Note:

A copy of MARPOL 73/78 is available from the International Maritime Organization, 4 Albert Embankment, London, SE1 7SR, England. It is also available online at http://www.imo.org/​.

Discussion of Comments and Changes

We received 6 letters containing 11 specific comments in response to our NPRM. The information in this section discusses the comments we received, provides the Coast Guard's responses, and explains any changes we are making to the regulation.

1. Seven of the comments supported sections of the Coast Guard's proposed rule as written, and they generally supported the alignment of domestic regulations with international standards. These seven comments stated support for—

  • Maintaining requirements for refuse logs on vessels of 400 gross tons and above, and those carrying 15 or more passengers on international voyages;
  • The establishment of an equivalency for shore connections for vessels on domestic voyages; and
  • An interpretation that fixed or floating production platforms would be excluded from oily-water separating equipment requirements with a valid NPDES permit issued under section 402 of the Clean Water Act and 40 CFR chapter I.

2. Three comments did not support the addition of 33 CFR 158.415, the proposed posting of placards for reporting inadequate port waste reception facilities. These comments discussed that posting these placards was impractical and costly and would not be helpful for reporting inadequate waste facilities to the Coast Guard. The Coast Guard agrees with these comments. Significant regulations are already in place that support the spirit of the proposed requirements and allow the Coast Guard to adequately police port reception facilities and permit anyone to report inadequacies. Therefore, we have removed proposed 33 CFR 158.415 from this final rule.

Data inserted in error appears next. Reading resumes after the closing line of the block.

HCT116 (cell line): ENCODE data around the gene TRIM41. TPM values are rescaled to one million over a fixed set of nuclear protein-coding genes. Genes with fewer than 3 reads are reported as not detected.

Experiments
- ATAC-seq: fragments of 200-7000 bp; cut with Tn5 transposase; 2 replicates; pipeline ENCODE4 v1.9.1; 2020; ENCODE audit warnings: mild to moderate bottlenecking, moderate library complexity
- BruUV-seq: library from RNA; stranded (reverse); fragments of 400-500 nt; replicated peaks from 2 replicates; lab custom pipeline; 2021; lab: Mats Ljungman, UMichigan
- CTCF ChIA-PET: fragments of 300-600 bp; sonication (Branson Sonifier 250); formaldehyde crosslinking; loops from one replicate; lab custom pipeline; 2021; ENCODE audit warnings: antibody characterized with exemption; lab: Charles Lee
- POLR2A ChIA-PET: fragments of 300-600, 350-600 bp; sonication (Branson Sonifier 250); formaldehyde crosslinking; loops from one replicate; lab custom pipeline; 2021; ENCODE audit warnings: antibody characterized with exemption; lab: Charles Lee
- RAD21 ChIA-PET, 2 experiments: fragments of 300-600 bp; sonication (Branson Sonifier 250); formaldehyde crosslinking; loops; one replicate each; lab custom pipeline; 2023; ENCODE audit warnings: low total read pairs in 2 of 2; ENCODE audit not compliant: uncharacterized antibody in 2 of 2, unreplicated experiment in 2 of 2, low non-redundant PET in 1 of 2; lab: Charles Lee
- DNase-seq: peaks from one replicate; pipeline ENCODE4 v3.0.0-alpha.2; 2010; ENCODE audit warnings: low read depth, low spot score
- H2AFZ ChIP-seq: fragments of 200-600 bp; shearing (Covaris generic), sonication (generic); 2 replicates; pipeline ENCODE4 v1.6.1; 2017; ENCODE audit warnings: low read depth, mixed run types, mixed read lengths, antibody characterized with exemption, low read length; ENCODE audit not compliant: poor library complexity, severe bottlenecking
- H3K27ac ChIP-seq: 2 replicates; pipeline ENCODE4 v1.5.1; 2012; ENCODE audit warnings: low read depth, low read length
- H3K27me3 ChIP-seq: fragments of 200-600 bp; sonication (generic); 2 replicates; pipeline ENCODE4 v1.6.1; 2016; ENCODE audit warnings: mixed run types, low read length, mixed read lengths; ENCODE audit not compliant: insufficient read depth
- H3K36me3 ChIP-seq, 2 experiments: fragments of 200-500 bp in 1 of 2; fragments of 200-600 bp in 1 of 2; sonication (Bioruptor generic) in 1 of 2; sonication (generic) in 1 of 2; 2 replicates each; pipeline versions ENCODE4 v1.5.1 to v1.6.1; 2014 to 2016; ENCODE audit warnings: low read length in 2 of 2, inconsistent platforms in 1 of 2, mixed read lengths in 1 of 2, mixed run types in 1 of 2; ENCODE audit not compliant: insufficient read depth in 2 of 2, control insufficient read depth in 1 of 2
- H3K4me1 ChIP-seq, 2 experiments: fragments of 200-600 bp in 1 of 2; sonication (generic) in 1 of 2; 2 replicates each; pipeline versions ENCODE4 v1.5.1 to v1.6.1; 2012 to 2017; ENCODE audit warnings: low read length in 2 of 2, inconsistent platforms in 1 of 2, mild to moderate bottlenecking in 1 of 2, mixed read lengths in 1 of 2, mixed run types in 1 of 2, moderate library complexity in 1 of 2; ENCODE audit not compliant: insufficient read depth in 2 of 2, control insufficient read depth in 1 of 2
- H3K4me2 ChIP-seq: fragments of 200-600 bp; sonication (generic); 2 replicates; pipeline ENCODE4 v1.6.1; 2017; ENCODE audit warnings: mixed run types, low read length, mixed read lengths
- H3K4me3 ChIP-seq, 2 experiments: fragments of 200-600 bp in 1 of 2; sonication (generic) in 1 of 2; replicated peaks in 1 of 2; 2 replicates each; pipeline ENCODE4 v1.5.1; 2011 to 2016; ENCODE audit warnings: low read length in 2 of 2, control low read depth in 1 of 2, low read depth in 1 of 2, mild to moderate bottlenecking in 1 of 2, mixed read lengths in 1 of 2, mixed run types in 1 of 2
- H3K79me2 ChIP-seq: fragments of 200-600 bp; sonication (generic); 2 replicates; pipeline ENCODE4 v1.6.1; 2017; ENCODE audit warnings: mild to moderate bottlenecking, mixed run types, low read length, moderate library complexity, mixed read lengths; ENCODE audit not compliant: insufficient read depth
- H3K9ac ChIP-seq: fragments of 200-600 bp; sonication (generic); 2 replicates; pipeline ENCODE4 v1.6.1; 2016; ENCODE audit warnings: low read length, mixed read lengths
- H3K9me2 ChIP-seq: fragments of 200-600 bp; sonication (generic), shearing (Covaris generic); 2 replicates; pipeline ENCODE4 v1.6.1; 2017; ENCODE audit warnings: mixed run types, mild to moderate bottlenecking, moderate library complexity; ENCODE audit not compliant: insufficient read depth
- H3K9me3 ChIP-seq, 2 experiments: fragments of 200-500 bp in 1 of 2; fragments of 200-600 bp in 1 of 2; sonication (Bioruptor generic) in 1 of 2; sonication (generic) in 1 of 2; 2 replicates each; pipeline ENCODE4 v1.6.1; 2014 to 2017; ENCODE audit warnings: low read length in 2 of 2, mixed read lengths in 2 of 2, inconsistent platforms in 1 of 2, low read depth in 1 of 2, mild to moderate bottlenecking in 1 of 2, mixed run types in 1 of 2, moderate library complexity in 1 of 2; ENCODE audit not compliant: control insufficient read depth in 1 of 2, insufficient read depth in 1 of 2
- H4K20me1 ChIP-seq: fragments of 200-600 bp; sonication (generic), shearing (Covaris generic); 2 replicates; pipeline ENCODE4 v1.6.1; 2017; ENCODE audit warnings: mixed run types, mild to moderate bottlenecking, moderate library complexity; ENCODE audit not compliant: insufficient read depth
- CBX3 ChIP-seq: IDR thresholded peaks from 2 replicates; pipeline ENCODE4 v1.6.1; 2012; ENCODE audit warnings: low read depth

3. One comment proposed expanding the harmonization of U.S. regulations with MARPOL 73/78 to incorporate vessels below the 400 gross tonnage threshold for specific U.S. requirements on waste management plans. The Coast Guard does not agree with this comment as such a proposal is outside the scope of this rulemaking. Therefore, no change was made to the final rule.

4. In addition to the changes discussed in this section that were made in response to the comments, the Coast Guard is making an administrative edit to update a reference table's note within 33 CFR 151.26, “Shipboard oil pollution emergency plans.” As IMO resolution A.648(16) has been superceded by IMO resolution A.851(20), the reference to resolution A.648(16) in the note to table 151.26(b)(3)(iii) is changed to A.851(20).

Regulatory Evaluation

This rule is not a “significant regulatory action” under section 3(f) of Executive Order 12866, Regulatory Planning and Review, and does not require an assessment of potential costs and benefits under section 6(a)(3) of that Order. The Office of Management and Budget (OMB) has not reviewed it under that Order. It is not “significant” under the regulatory policies and procedures of the Department of Transportation (DOT) (44 FR 11040, February 26, 1979). A final Regulatory Evaluation under paragraph 10e of the regulatory policies and procedures of DOT follows:

Costs

The total present value costs for this rule during the 10-year period of analysis will approximate $3,037. The costs arise from the following requirements: